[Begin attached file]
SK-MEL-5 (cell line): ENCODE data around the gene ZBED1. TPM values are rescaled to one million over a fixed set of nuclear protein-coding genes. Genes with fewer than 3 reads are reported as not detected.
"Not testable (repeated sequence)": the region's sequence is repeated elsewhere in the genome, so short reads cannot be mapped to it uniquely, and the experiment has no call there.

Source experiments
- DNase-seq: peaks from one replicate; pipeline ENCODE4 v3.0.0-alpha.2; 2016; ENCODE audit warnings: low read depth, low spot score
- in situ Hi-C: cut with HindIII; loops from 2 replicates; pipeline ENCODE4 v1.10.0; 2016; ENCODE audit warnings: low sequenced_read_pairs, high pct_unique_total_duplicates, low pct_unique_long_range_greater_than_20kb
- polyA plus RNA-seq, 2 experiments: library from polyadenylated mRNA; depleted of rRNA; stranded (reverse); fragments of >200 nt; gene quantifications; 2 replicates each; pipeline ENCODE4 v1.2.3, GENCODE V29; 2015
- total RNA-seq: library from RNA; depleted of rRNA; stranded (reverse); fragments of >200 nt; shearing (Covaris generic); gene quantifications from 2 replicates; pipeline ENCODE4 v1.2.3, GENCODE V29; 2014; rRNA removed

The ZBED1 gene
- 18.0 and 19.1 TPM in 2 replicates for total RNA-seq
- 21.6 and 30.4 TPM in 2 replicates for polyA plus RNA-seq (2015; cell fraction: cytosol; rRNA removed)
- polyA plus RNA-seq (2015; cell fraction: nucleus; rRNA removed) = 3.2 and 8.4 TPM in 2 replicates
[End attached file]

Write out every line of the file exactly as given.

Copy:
SK-MEL-5 (cell line): ENCODE data around the gene ZBED1. TPM values are rescaled to one million over a fixed set of nuclear protein-coding genes. Genes with fewer than 3 reads are reported as not detected.
"Not testable (repeated sequence)": the region's sequence is repeated elsewhere in the genome, so short reads cannot be mapped to it uniquely, and the experiment has no call there.

Source experiments
- DNase-seq: peaks from one replicate; pipeline ENCODE4 v3.0.0-alpha.2; 2016; ENCODE audit warnings: low read depth, low spot score
- in situ Hi-C: cut with HindIII; loops from 2 replicates; pipeline ENCODE4 v1.10.0; 2016; ENCODE audit warnings: low sequenced_read_pairs, high pct_unique_total_duplicates, low pct_unique_long_range_greater_than_20kb
- polyA plus RNA-seq, 2 experiments: library from polyadenylated mRNA; depleted of rRNA; stranded (reverse); fragments of >200 nt; gene quantifications; 2 replicates each; pipeline ENCODE4 v1.2.3, GENCODE V29; 2015
- total RNA-seq: library from RNA; depleted of rRNA; stranded (reverse); fragments of >200 nt; shearing (Covaris generic); gene quantifications from 2 replicates; pipeline ENCODE4 v1.2.3, GENCODE V29; 2014; rRNA removed

The ZBED1 gene
- 18.0 and 19.1 TPM in 2 replicates for total RNA-seq
- 21.6 and 30.4 TPM in 2 replicates for polyA plus RNA-seq (2015; cell fraction: cytosol; rRNA removed)
- polyA plus RNA-seq (2015; cell fraction: nucleus; rRNA removed) = 3.2 and 8.4 TPM in 2 replicates